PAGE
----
When it comes to buying the best fashion pieces, it's what's behind the seams that really count. People who appreciate style and substance over the latest fashion trends will always consider fabric, stitching, and overall fit as key factors when determining the quality of merchandise.
"When I'm making decisions about what to purchase, I always evaluate if an item is on-trend – but it's more than just the style that matters. I look for key indicators like stitching, lining and the fabric to ensure that it's not just a stylish piece but also a quality one," says Jennifer Z., Ladies' Fashion Buyer for T.J.Maxx and Marshalls. "I travel internationally year-round to places like Italy and France in search of the highest quality designer merchandise that shoppers will love."
Savvy shoppers understand that quality clothes last longer and that you're more likely to save money in the long run, even if you invest in a more high-end, expensive piece. However, it's also important to remember that high price doesn't always equal better value. Again, it's important to consider the construction of the garment, as well as what looks good on you in combination with the price when selecting which pieces to buy. You should also look for garments made from natural fabrics that are easy to care for.
"It's important to assess a piece in its entirety. Every shopper should be their own personal quality detective and really examine the item to determine whether or not it's a piece you want in your closet," says Sara Kozlowski, former Assistant Professor of Fashion Design at Parsons The New School for Design. Sara offers the following top insider tips for how to identify and shop for high quality pieces: Look, Touch, and Wear.
Look at the label to see what fabrics were used to make the garment.
• Global. European designers have a long legacy of excellent craftsmanship. My general rule of thumb is if it says "made in Italy," buy it!
• Cotton is the ultimate natural fiber and one of the softest materials, which can easily elevate denim, a tee or a cardigan. Look for the percentage of cotton on the tag – 100 percent is the best but often cotton is blended with synthetics and can still be a great quality piece.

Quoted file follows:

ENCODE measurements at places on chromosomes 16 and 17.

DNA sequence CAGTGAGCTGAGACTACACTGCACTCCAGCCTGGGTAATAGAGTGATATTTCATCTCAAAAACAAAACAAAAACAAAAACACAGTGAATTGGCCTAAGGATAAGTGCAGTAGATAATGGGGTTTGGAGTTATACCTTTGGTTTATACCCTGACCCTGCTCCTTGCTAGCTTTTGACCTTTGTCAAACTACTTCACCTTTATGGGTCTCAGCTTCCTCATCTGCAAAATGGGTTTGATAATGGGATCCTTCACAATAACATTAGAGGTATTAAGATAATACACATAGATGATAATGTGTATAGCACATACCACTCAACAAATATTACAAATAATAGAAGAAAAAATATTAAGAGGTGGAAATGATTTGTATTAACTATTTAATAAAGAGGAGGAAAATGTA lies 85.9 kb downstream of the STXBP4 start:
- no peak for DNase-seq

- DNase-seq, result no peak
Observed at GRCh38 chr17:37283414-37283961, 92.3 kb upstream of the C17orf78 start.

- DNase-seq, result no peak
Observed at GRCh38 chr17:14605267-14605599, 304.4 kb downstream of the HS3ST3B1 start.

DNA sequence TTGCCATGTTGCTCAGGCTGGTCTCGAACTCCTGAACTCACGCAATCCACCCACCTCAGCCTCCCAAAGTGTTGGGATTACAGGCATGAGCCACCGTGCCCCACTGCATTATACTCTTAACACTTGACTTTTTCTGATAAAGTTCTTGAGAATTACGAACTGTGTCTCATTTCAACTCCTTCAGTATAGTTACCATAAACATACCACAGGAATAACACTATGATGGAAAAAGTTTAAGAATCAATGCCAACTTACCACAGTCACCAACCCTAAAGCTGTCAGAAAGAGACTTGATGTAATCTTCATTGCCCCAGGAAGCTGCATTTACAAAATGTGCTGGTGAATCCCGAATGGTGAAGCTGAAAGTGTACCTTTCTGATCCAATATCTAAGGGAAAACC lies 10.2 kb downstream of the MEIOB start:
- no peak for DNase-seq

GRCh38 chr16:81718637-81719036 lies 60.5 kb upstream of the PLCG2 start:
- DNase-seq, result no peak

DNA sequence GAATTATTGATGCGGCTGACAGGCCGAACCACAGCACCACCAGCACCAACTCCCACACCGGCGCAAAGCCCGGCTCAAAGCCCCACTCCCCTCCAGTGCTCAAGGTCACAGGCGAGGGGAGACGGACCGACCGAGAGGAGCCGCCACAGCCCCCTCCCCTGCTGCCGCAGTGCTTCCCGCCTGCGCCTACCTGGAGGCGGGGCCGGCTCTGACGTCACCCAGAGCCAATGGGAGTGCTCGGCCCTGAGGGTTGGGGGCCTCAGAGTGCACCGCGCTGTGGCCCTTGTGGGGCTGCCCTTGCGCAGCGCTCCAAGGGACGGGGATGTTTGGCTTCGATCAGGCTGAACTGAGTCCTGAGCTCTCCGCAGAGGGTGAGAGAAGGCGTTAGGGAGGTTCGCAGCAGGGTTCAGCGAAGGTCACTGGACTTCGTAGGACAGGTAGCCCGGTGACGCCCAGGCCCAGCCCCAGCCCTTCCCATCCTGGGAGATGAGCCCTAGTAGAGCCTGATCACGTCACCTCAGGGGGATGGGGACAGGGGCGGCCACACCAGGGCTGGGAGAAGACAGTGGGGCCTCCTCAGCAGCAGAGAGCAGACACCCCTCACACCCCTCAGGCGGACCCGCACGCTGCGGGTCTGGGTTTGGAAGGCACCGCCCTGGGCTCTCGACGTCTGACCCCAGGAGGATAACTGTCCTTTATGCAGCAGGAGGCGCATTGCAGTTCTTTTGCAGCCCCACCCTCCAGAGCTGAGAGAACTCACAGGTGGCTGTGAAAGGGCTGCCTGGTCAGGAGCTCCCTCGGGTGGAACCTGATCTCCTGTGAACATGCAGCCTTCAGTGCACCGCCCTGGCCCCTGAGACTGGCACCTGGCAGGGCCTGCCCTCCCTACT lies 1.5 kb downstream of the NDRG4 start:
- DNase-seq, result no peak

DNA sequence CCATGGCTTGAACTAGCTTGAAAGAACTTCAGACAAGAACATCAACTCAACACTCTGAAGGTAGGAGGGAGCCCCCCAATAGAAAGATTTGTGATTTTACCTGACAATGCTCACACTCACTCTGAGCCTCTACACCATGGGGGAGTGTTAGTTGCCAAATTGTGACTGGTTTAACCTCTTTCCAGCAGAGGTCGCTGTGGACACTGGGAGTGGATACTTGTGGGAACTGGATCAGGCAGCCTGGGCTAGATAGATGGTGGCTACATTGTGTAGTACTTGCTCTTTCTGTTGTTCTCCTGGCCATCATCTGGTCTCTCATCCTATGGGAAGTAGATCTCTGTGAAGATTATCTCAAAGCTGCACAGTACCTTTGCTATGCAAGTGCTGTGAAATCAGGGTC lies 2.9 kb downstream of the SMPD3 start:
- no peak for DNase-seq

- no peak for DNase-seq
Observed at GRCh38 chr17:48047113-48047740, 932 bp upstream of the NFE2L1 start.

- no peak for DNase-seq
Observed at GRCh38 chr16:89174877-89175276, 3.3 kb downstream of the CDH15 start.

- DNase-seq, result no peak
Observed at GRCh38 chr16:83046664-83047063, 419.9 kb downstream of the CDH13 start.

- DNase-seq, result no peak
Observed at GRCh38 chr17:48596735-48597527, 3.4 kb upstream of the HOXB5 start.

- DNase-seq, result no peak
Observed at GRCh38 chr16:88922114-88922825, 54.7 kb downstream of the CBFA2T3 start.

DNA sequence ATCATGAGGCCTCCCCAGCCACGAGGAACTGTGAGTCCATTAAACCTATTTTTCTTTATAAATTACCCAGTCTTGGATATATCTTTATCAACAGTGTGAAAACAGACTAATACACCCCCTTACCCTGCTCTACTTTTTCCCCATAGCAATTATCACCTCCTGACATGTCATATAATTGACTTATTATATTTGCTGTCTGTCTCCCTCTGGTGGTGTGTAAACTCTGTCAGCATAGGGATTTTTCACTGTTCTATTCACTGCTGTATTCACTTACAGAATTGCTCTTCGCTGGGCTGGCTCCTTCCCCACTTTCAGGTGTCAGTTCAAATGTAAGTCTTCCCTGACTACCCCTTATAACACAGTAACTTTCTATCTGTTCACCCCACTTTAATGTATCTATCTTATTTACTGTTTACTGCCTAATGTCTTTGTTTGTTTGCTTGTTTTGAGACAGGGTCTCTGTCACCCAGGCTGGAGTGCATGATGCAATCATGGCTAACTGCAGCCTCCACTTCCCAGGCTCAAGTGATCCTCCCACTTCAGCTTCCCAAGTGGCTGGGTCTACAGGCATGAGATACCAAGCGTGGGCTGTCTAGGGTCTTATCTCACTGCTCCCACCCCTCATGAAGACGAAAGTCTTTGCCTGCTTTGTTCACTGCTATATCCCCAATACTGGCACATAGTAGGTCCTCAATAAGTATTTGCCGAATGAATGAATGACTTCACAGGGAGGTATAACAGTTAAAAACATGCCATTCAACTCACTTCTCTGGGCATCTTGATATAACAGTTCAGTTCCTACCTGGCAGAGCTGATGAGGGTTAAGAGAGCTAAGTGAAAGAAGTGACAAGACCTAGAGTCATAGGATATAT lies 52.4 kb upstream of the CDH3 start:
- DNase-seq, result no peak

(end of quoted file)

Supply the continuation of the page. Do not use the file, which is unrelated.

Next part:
• Wool is a great fall fabric that is durable, insulates and mixes well with others including mohair, silk and synthetics. It's perfect for investment pieces like a great fall coat.
• Genuine leather is often proudly labeled as such so be sure to check the hangtags, interiors, and bottom of shoes for this stamp of quality approval.
• Signature Details. Look for well-crafted functional details including generously cut pockets or extra buttons and yarn sewn into the inside of the garment. The extra materials are for wear and repair to extend the life of the garment. Hardware can also be an easy way to determine if it's a well-constructed piece. Particularly on shoes, look for real zippers and buckles. Any nonfunctional hardware means it's there simply for aesthetics.
Get Up Close and Personal. Don't get tricked by the trend - feel the piece to determine its quality level.
• Leather should feel supple and buttery versus stiff. An unexpected indicator is temperature – real genuine leather tends to feel warm. I also recommend smelling it. You will know if it's good leather if it has a rich, masculine smell.
• Cashmere and wool will feel electric. Rub your hand or a plastic item across the surface and its fibers charge and may even create static. Wool will feel breathable and light despite being thick and textured. Cashmere will feel soft, breathable, fluffy and rich.
Try it on. If it looks good and it feels good, it should also fit well.
• The piece should lay well and not hug or pull and the seams should align to your body. Shoulder seams should skim the body without any stress or strain. A well cut dress, jacket, shirt or blouse should have ample room across the back and shoulder lines to allow for free movement. Side seams and inseams should run straight down the side of your leg in trousers and skirts.
Shoppers should always keep these tips in mind as they embark on their next shopping trip.
Source: T.J. Maxx / Marshalls - Top photograph by Creative Lab
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